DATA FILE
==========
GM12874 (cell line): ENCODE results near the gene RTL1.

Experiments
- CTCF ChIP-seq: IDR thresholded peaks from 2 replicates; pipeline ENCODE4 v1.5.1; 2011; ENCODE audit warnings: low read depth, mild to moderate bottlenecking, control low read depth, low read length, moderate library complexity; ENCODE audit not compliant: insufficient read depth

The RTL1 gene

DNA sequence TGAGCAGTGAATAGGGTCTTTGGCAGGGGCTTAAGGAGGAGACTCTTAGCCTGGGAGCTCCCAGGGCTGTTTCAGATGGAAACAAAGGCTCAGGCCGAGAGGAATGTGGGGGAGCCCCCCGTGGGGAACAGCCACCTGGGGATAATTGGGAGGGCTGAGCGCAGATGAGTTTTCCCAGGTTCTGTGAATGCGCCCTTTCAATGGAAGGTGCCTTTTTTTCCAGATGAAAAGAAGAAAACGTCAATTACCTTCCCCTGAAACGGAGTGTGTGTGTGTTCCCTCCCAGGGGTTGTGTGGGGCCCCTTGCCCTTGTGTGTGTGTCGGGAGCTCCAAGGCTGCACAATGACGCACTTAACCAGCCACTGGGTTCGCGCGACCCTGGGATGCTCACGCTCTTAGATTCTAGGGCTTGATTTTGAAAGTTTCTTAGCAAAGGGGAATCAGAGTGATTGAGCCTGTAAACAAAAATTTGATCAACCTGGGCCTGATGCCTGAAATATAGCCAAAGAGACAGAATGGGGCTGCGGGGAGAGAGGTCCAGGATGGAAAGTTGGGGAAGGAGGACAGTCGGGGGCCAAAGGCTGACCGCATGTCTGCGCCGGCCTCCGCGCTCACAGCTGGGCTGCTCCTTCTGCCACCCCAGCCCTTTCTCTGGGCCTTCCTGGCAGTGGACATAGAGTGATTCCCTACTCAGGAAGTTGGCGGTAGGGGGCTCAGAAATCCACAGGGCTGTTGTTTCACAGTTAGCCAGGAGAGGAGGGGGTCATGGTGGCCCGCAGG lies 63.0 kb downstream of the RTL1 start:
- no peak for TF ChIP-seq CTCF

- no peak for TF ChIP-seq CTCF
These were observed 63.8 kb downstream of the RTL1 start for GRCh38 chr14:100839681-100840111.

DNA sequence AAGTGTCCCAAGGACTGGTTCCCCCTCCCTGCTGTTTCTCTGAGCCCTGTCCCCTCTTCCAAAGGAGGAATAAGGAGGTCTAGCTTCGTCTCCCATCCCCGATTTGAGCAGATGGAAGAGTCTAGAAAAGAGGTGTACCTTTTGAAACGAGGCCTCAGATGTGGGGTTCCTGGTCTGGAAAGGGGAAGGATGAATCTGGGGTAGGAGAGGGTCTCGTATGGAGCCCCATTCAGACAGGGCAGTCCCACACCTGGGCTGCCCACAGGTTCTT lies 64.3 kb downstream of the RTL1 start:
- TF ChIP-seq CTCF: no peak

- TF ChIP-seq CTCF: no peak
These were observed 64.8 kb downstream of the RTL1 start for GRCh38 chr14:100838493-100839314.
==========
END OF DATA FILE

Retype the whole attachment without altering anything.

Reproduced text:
GM12874 (cell line): ENCODE results near the gene RTL1.

Experiments
- CTCF ChIP-seq: IDR thresholded peaks from 2 replicates; pipeline ENCODE4 v1.5.1; 2011; ENCODE audit warnings: low read depth, mild to moderate bottlenecking, control low read depth, low read length, moderate library complexity; ENCODE audit not compliant: insufficient read depth

The RTL1 gene

DNA sequence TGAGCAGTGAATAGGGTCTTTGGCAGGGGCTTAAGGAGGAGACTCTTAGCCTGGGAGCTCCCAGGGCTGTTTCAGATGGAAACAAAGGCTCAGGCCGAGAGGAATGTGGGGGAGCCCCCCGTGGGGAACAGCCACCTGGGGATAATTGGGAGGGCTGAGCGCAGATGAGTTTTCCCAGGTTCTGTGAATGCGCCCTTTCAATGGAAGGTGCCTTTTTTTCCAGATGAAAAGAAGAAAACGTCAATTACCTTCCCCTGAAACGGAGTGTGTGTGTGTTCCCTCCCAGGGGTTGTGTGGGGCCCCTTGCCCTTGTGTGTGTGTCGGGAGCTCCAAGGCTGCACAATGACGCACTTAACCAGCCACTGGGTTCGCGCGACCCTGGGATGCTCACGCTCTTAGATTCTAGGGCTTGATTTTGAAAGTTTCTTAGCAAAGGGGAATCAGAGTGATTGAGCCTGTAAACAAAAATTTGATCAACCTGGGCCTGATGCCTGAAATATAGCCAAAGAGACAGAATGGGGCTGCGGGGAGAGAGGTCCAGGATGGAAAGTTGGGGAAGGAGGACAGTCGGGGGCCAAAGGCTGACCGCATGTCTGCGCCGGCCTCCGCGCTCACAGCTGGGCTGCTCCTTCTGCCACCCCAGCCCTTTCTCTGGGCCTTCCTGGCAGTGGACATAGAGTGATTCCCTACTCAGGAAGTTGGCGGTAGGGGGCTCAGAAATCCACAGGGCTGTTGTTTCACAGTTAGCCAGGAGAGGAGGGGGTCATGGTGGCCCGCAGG lies 63.0 kb downstream of the RTL1 start:
- no peak for TF ChIP-seq CTCF

- no peak for TF ChIP-seq CTCF
These were observed 63.8 kb downstream of the RTL1 start for GRCh38 chr14:100839681-100840111.

DNA sequence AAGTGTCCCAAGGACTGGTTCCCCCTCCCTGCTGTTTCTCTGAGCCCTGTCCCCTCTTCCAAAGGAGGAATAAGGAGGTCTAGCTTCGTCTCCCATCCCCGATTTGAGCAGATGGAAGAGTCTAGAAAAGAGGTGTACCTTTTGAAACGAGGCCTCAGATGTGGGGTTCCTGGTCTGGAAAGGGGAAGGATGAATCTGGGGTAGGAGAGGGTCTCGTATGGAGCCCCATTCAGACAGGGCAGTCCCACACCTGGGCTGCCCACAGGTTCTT lies 64.3 kb downstream of the RTL1 start:
- TF ChIP-seq CTCF: no peak

- TF ChIP-seq CTCF: no peak
These were observed 64.8 kb downstream of the RTL1 start for GRCh38 chr14:100838493-100839314.